The COVID-driven demand is driving up the prices for sweet lime

A ton that raised £ 4,000 last year now has £ 70,000 to £ 1.10

With the spread of the news that vitamin C, zinc, and protein are required to build and maintain immunity, people are struggling in the markets to buy citrus fruits, which in turn drives up prices.

For one thing, the price of sweet lime (Mozambi) has increased tenfold, which makes the growers in Anantapur happier. While a ton grossed just £ 4,000 during last year’s lockdown, forcing many farmers to stop growing the crop, this year the amount ranges from £ 70,000 to £ 1.10, depending on size and quality.

D. Ramudu, a farmer from Mukundapuram in Garladinne Mandal, who received five tons for every three acres in the first harvest (February to June), has sent his produce to Gwalior in Madhya Pradesh, where demand is high. Demand is increasing in Rajasthan, Uttar Pradesh, Delhi, Madhya Pradesh, and other northern and western states where the spread of the virus is more widespread.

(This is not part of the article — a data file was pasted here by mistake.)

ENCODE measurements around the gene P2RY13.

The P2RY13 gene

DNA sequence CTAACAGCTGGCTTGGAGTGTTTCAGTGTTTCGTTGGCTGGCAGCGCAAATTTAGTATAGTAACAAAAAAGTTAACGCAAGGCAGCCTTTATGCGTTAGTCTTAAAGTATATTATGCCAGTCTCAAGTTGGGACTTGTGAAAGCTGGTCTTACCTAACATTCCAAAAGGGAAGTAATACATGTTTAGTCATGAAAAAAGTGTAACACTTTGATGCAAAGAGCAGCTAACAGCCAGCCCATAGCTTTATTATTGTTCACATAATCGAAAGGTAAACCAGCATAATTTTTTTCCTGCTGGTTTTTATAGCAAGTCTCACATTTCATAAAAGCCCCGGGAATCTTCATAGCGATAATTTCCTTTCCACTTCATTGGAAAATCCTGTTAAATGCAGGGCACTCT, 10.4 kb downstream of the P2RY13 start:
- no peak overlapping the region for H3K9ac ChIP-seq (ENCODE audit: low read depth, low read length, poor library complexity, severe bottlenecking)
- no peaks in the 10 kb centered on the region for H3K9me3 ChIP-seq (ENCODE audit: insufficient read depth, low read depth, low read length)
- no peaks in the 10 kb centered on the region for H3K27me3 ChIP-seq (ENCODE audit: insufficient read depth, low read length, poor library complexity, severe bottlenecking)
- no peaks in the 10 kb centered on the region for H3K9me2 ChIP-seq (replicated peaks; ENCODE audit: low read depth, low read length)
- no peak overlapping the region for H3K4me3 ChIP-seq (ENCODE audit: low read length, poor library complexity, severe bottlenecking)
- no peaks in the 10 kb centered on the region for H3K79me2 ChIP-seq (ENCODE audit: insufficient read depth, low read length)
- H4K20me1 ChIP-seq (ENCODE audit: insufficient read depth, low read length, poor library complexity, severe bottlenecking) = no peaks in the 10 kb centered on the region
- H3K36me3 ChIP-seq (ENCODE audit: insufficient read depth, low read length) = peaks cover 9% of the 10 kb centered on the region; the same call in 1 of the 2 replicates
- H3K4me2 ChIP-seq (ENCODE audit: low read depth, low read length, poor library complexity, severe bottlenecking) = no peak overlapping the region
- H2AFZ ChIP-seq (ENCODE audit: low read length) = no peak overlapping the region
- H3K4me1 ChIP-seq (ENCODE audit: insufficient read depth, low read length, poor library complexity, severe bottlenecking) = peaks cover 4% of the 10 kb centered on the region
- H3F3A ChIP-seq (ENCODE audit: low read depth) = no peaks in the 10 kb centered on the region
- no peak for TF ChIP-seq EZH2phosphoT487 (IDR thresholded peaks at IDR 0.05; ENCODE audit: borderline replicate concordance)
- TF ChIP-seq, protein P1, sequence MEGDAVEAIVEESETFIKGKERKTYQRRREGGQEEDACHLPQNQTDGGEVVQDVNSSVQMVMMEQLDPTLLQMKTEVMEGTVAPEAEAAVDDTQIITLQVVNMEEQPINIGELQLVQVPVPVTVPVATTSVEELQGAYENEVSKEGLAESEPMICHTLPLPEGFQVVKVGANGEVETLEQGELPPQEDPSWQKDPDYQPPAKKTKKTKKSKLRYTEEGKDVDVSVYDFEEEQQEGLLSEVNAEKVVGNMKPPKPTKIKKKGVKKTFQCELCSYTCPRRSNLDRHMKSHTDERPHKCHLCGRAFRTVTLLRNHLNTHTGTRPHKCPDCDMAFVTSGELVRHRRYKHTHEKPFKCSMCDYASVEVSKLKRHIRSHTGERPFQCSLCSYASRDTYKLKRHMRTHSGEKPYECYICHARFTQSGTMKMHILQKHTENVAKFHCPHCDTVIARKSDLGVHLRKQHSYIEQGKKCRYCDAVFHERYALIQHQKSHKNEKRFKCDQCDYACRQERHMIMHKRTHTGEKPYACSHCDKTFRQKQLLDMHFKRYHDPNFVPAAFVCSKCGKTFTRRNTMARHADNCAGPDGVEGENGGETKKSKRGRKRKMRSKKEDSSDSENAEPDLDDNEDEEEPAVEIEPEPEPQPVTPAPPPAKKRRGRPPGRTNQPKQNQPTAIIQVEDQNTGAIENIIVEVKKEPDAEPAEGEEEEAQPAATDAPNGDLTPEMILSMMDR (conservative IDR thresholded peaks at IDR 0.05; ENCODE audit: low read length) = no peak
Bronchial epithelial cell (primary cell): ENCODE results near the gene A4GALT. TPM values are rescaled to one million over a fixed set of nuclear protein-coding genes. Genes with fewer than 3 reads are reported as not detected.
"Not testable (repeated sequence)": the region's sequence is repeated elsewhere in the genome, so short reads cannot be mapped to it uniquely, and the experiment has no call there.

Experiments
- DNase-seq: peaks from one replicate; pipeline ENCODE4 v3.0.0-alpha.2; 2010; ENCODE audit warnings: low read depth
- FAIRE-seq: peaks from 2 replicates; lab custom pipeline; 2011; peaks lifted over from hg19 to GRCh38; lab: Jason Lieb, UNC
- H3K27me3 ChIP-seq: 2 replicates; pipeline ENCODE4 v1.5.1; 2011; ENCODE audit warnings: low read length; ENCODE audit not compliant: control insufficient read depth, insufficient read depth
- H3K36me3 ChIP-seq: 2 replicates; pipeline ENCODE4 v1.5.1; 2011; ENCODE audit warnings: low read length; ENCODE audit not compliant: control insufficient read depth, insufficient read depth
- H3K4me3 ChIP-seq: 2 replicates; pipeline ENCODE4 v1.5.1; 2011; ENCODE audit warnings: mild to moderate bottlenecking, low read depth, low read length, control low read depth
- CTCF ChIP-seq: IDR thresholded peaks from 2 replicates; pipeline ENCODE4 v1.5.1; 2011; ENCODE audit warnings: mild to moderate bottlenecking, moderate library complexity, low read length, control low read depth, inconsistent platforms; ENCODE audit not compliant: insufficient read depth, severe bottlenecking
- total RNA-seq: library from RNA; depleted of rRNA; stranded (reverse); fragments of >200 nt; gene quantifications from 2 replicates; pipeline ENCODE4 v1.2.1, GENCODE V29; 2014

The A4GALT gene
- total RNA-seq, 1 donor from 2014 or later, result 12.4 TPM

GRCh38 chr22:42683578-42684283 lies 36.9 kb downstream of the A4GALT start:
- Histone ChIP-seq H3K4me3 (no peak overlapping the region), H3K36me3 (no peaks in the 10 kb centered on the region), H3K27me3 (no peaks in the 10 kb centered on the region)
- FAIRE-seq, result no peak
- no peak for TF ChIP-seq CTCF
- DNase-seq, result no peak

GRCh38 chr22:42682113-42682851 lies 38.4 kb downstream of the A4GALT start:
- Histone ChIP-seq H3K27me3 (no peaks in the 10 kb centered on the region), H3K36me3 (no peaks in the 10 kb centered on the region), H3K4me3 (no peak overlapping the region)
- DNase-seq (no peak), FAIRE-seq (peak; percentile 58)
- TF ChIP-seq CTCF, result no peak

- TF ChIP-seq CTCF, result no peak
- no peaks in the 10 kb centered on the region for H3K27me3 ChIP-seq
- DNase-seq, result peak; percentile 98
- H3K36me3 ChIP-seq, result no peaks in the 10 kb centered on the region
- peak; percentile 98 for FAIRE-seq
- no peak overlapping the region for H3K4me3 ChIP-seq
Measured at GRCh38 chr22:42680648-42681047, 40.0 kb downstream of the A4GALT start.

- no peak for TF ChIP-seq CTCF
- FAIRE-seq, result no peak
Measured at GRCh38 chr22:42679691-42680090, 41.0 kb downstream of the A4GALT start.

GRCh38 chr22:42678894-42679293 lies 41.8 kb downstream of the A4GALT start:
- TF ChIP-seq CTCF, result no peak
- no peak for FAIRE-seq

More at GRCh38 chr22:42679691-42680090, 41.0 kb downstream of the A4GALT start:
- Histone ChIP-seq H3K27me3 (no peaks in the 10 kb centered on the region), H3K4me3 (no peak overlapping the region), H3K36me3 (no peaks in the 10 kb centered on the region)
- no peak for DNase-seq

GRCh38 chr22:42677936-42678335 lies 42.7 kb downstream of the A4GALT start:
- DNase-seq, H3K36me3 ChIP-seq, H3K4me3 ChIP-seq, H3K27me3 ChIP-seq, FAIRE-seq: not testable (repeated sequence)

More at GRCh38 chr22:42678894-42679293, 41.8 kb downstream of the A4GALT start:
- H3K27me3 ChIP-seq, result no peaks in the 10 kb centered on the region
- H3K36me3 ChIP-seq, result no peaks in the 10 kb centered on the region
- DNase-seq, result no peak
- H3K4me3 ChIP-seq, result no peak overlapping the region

A trader has rented a truck that pays £ 1 lakh freight costs and loaded it with fruit, some of which came from Ramudu’s farm and the rest from the Anantapur agricultural market.

Ramudu remembers how disappointed he was not to have found buyers for the products in the past year. He couldn’t sell more than 10 out of 21 tons at an average of 6,000 pounds per ton.

Anantapur deputy director of horticulture Gatti Satish Kumar said The Hindu This sweet lime was grown on 53,000 hectares in the district. The sandy red and black soils found here were conducive to the growth of the crop as it requires soils in which there is no water stagnation.

Demand in Anantapur is high, partly because crops in the Nalgonda, Mahboobnagar, Kadapa and Prakasam districts failed due to heavy rains in the late monsoons that affected the current season’s flowering, he said.

“The advantage of this crop is that it can be picked anytime within three months once the fruit is ready on the plants,” he added.

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